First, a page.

The basic idea behind a quinzhee is that you build it in lieu of making snow blocks if the snow is not very packable (like you would do for an igloo). The big down side of building a quinzhee is that it is energy intensive and requires a whole lot of snow piling, a bunch of waiting, and then a whole lot of snow removal. Feels a bit counterintuitive to pile snow and then just remove it, but it does work great. There are some hacks out there to help alleviate the massive piling of snow, such as using a 2x4 and plywood structure and a tarp to hold up the middle and decrease the amount of snow needed... or using some old tent poles and a tarp to make the interior dome and pile the snow around that. I like the idea of doing it this way since it has that "oh crap I am stuck in the woods and I am going to freeze to death" appeal to it since you only need some way to scoop the snow up and out. So here they are, the basic steps:

1 - There's snow pile like snow piles - Pile snow up about 6-8' high and 8 - 10' wide, don't bother really packing it down tight, but pat it down a bit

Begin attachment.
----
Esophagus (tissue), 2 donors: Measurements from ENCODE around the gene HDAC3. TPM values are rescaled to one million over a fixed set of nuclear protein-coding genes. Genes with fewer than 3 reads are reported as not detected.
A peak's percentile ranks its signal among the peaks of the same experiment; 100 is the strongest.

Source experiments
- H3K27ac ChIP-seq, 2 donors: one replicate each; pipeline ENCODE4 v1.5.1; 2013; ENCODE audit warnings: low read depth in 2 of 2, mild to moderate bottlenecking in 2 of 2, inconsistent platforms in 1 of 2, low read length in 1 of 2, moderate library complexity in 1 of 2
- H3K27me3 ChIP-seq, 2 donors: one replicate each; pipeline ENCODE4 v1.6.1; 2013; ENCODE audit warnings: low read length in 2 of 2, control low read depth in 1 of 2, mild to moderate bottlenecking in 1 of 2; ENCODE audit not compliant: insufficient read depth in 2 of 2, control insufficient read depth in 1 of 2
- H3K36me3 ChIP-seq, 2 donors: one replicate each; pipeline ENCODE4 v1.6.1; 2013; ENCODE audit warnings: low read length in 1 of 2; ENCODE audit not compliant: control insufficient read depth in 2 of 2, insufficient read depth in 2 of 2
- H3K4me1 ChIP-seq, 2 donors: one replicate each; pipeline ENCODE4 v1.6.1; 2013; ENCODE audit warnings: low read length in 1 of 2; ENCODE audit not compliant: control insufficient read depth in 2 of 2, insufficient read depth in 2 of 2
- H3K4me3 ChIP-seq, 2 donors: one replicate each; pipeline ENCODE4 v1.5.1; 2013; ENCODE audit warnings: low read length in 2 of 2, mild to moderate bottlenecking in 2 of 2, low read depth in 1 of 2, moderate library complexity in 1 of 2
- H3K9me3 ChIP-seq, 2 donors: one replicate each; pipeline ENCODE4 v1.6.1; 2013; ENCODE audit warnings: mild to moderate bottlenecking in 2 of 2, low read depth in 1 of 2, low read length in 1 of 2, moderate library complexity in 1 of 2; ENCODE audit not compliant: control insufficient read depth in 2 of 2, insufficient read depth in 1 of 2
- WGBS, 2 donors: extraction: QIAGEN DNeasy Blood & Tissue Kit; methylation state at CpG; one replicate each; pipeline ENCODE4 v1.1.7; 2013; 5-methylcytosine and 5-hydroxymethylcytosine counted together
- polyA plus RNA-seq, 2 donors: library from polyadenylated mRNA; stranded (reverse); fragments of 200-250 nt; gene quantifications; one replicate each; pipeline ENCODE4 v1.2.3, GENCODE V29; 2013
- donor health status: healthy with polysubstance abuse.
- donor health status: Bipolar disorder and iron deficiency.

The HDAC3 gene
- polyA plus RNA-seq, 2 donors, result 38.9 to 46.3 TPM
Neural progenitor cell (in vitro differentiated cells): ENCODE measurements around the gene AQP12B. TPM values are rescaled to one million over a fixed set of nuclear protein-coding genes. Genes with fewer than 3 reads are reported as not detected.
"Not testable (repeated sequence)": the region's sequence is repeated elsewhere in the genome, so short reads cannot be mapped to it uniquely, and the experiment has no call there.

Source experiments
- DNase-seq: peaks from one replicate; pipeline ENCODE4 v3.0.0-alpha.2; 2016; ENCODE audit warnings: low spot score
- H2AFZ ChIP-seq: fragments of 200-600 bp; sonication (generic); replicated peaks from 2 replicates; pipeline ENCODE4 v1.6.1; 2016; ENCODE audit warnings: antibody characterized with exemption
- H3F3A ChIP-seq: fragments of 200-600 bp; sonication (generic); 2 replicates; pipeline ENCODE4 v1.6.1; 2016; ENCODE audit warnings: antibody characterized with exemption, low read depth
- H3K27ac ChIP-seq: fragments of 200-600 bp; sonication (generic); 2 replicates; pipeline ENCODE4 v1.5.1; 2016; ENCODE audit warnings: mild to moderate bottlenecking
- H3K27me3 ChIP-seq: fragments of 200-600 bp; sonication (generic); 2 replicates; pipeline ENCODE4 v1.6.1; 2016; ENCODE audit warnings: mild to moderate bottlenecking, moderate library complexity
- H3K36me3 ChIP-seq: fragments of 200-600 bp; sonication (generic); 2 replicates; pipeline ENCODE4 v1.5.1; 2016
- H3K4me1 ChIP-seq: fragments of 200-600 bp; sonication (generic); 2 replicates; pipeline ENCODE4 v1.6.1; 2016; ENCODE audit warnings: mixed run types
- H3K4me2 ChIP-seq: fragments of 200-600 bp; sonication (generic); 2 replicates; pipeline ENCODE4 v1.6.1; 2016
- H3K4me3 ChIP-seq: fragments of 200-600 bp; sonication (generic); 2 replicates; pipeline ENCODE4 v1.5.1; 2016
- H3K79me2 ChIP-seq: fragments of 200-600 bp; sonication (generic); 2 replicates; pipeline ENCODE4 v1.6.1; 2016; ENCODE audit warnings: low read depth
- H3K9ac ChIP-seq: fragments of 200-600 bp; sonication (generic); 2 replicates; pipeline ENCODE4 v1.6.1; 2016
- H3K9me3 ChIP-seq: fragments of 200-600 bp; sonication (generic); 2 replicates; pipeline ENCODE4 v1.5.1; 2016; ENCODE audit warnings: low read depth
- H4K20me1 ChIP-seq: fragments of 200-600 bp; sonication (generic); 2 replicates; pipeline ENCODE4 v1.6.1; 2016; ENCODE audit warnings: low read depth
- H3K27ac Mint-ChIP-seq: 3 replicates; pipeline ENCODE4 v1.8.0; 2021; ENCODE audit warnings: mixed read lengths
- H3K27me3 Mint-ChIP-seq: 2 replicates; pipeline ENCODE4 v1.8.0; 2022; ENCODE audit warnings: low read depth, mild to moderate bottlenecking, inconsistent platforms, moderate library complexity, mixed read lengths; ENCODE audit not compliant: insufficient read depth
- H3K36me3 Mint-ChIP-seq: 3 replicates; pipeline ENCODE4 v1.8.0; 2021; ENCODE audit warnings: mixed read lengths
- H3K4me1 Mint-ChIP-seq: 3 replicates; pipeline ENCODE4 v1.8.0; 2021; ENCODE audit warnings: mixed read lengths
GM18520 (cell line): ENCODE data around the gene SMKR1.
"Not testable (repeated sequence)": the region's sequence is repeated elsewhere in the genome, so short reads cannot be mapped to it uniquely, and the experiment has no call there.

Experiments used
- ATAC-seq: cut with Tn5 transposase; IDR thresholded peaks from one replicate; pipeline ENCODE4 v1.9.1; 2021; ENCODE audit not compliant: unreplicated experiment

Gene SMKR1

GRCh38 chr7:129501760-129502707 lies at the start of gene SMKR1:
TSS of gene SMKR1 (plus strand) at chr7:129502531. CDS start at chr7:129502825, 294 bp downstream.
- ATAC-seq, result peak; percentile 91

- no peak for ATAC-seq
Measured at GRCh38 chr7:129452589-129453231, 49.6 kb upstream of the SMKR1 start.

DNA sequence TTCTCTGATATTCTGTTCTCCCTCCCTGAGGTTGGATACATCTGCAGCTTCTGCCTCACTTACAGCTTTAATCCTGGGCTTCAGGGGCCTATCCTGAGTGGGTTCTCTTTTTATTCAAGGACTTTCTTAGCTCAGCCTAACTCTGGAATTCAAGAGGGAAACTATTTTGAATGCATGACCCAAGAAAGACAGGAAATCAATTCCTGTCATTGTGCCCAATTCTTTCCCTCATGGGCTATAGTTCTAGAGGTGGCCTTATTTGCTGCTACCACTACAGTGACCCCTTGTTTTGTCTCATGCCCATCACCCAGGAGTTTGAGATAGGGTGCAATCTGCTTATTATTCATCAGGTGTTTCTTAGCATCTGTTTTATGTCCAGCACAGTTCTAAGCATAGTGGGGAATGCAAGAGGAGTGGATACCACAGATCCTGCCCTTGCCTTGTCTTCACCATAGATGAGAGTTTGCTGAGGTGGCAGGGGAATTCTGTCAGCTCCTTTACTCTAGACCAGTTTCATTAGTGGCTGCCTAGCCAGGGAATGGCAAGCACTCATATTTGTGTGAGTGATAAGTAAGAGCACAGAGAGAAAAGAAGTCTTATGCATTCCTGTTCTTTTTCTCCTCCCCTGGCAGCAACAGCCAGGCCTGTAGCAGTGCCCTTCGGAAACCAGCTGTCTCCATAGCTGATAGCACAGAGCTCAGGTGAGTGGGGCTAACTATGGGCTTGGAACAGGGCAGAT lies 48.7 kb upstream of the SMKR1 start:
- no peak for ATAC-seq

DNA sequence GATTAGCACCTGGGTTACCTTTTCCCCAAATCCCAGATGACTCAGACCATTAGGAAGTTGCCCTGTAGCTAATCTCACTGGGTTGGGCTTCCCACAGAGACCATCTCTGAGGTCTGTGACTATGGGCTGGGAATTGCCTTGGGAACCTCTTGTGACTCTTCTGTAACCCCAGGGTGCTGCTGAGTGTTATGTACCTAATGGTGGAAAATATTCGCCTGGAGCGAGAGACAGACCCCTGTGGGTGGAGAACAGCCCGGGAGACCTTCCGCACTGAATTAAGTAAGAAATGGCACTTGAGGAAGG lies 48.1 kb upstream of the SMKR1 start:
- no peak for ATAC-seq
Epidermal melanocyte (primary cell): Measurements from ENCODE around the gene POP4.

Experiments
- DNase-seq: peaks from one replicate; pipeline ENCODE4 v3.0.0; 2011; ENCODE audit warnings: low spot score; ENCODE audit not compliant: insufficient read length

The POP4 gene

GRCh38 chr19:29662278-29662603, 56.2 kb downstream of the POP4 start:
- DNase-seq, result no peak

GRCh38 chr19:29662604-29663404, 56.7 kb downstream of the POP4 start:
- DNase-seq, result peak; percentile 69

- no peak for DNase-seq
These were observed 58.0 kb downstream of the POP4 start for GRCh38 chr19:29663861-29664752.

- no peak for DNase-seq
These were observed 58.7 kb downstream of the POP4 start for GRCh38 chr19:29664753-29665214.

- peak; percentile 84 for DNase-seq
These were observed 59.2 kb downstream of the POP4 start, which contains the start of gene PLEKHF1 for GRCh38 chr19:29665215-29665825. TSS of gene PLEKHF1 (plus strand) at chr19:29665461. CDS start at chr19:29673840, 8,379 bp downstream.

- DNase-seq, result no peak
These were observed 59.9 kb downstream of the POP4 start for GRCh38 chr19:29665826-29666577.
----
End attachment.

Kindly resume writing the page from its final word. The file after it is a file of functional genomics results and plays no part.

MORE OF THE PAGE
2 - Now that you are all sweaty and hot how about we... - Wait for a couple of hours while the snow "sinters" where all of the different temperature snows meld together in one harmonious pile of frozen flakes. You will get cold, so might as well go out and ski a bit or tromp around in the woods, build a fire, begin construction of a cabin, tap some trees, whatever suits your fancy, just don't get cold!

3 - Stab, stab, stab! - Put in your measuring sticks to make sure that you will have relatively even wall thicknesses around the shelter.

4 - Can you dig it, I can dig it! - Now you start digging out the structure until you hit the tips of those marking sticks.

5 - Ice, ice, baby... - Burn some candles, or start a mini fire in there to start melting the interior just a bit so that it ices over and seals the deal.

6 - Pass out - You're tired, eat, drink, sleep and hope that you wake up!


To build a quinzhee (quinzee) you will need:

  • Snow, at least 10" on the ground is adequate
  • Shovels, preferably the type that have a decent scoop to them, and no metal edges if possible
  • Sticks, about 20 of them per quinzhee, each should be between 12 - 16"
  • Lots, and lots of energy!

Step 1: You're Going to Need Some Shovels...